Certain semiconductors, when imparted with energy, in turn emit light; they directly produce photons, instead of producing heat. This phenomenon is commonplace and used in light-emitting diodes, or LEDs. Research from the University of Pennsylvania has enabled "bulk" silicon to emit broad-spectrum, visible light for the first time, opening the possibility of using the element in devices that have both electronic and photonic components.
Researchers sponsored by Semiconductor Research Corporation (SRC) have developed a modeling process designed to simulate atomic-level etching with chemicals that are effective alternatives to widely used perfluorocarbon (PFC) gases. The novel approach will identify and evaluate green plasma chemistries for processing emerging memory/logic devices and through-silicon-via (TSV)-enabled technologies for the semiconductor industry.
Semiconducting polymers are an unruly bunch, but University of Michigan engineers have developed a new method for getting them in line that could pave the way for cheaper, greener, "paint-on" plastic electronics.
MEH-PPV is a low-cost polymer that can be integrated with silicon chips, and researchers have sought to use it to convert electricity into laser light for use in photonic devices. However, attempts to do this have failed because the amount of electricity needed to generate laser light in MEH-PPV was so high that it caused the material to degrade. Researchers have recently come up with a low-cost way to enhance MEH-PPV’s ability to confine light, protecting the material.
Bringing the concept of an “artificial leaf” closer to reality, a team of researchers at Massachusetts Institute of Technology has published a detailed analysis of all the factors that could limit the efficiency of such a system. The new analysis lays out a roadmap for a research program to improve the efficiency of these systems, and could quickly lead to the production of a practical, inexpensive and commercially viable prototype.
Recent research offers a new spin on using nanoscale semiconductor structures to build faster computers and electronics. Literally. Researchers have revealed a new method that better preserves the units necessary to power lightning-fast electronics, known as qubits. Hole spins, rather than electron spins, can keep quantum bits in the same physical state up to 10 times longer than before, the report finds.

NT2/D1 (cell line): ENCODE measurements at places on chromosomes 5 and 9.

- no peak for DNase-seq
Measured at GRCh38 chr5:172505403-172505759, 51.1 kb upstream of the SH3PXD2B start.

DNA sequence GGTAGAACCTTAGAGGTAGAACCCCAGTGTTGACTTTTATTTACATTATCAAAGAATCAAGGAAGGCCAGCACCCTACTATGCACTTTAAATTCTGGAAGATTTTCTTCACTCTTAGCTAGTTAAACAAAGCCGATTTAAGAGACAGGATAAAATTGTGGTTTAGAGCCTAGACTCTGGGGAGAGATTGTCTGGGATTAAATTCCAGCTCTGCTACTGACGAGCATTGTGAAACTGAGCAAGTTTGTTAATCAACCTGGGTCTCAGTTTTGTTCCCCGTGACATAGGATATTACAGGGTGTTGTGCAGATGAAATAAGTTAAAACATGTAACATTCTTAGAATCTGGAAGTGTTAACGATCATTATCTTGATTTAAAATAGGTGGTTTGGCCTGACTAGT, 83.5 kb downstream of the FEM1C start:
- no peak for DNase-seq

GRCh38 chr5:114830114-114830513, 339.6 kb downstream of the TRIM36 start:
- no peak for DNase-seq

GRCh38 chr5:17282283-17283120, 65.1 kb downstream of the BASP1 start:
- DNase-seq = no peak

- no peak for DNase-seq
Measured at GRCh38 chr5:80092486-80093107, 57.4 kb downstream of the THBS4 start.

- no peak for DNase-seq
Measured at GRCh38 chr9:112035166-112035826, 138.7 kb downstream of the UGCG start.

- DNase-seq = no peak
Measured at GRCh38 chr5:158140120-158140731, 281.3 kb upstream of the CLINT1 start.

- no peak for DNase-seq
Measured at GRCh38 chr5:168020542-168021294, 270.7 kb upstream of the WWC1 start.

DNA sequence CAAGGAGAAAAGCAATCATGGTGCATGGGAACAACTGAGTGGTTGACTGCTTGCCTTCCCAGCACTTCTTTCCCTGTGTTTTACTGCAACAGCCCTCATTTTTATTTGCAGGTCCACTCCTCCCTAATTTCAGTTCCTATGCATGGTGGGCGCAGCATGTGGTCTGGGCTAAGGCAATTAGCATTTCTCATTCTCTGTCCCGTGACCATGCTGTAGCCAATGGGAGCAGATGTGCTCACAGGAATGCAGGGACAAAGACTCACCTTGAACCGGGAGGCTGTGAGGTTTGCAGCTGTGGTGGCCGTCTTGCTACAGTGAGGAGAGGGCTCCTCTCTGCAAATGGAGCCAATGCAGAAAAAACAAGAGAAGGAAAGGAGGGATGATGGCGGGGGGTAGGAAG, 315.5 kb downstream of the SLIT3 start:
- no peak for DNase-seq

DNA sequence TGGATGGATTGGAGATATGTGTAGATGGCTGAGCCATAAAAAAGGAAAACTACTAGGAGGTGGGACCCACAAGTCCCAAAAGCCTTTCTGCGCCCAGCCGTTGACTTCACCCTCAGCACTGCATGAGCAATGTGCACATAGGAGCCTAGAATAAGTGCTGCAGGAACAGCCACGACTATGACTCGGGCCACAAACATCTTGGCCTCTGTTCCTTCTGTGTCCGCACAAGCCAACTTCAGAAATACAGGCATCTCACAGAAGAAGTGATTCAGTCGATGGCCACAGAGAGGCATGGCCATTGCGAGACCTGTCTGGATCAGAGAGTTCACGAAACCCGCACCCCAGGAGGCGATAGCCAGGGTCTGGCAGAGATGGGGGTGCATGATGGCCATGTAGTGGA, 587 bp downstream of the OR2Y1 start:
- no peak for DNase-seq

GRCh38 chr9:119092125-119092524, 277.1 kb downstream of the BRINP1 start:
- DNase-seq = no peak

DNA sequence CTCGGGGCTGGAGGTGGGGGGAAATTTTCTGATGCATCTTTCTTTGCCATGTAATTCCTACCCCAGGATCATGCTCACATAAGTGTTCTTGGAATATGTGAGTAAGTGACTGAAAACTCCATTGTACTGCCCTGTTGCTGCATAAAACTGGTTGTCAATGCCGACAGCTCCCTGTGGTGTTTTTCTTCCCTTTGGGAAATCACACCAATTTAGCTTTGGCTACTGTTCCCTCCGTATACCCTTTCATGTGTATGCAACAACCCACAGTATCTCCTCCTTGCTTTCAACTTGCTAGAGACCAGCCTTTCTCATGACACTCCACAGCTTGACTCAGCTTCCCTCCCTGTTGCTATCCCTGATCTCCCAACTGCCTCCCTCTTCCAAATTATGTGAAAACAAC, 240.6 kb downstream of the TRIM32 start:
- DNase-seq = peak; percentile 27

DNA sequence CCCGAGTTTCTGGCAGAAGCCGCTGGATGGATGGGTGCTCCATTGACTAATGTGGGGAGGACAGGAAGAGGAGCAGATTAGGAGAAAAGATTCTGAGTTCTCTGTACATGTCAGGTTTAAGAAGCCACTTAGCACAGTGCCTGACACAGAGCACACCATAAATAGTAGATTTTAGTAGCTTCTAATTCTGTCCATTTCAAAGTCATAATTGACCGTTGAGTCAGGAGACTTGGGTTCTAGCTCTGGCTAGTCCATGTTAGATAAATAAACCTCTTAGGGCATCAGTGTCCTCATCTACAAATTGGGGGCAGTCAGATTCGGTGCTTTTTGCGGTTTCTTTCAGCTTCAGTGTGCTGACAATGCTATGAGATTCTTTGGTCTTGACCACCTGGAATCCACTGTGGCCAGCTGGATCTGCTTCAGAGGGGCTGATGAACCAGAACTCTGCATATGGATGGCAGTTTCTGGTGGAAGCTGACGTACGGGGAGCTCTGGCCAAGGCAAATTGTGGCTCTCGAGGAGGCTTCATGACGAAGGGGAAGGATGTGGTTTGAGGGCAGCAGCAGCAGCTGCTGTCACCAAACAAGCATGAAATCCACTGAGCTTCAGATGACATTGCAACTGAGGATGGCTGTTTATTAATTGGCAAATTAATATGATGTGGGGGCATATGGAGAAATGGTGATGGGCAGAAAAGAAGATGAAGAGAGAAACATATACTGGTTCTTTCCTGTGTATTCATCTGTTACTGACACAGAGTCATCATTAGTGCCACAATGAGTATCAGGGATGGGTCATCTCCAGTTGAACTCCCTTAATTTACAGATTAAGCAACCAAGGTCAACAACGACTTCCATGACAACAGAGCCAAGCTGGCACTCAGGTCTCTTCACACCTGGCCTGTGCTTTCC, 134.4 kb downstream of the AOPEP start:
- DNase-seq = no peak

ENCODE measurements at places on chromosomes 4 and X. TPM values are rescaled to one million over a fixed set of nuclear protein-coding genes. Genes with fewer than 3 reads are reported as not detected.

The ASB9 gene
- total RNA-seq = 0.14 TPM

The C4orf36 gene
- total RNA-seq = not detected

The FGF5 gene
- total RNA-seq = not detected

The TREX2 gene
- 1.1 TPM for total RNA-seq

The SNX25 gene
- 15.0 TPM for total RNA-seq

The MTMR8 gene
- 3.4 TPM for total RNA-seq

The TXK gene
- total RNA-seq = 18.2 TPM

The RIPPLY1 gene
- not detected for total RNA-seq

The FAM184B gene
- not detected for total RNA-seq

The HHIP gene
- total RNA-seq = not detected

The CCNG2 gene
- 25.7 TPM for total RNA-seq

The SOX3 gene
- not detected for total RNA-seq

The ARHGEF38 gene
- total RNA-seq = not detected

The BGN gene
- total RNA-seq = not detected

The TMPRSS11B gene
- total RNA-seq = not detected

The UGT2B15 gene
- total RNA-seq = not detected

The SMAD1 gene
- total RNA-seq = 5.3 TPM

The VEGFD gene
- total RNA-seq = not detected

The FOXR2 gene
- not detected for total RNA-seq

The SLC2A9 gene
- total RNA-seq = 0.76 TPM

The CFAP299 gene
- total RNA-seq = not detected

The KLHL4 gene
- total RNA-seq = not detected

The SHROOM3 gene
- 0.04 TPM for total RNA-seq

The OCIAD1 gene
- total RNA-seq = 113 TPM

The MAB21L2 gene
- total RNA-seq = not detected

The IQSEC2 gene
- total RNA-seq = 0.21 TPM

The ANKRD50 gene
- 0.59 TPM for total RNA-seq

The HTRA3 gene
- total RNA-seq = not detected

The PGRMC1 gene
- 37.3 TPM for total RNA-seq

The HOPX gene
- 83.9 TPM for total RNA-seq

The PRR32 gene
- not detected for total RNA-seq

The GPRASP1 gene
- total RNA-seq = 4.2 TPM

Silicon dominates in microelectronics and photovoltaics industry, but has been considered unsuitable for light-emitting diodes for a long time. At the nanoscale, however, its properties change. Scientists in Germany and Canada have now succeeded in manufacturing silicon-based light-emitting diodes (SiLEDs) using silicon nanocrystals a few nanometers in size. They are free of heavy metals and can emit light in various colors.
Researchers at North Carolina State University have developed a new type of nanoscale structure that resembles a “nano-shish-kebab,” consisting of multiple 2D nanosheets that appear to be impaled upon a 1D nanowire. However, the nanowire and nanosheets are actually a single, 3D structure consisting of a seamless series of germanium sulfide (GeS) crystals. The structure holds promise for use in the creation of new, 3D technologies.
Stretched-out clothing might not be a great practice for laundry day, but in the case of microprocessor manufacture, stretching out the atomic structure of the silicon in the critical components of a device can be a good way to increase a processor's performance.
Scientists from the U.S. Department of Energy’s National Renewable Energy Laboratory and other labs have demonstrated a process whereby quantum dots can self-assemble at the apex of a gallium arsenide-aluminum gallium arsenide core-shell nanowire interface. This activity at optimal locations in nanowires could improve solar cells, quantum computing, and lighting devices.
Researchers have tried for decades to replicate the effects of transistors in transition metal oxides by using a voltage to convert the material from an insulator to a metal, but the induced change only occurs within a few atomic layers of the surface. Recently, however, scientists in Japan have discovered that applying a voltage to a vanadium dioxide film several tens of nanometers thick converts the entire film from an insulator to a metal.
Organic semiconductors hold promise for making low-cost flexible electronics—if they can perform in spite of frequent flexing and sharp bending. Scientists have recently demonstrated extremely flexible organic semiconductors that withstood multiple bending cycles in which the devices were rolled to a radius as small as 200 μm. The scientists worked with numerous crystalline devices they made and found no degradation in their performance.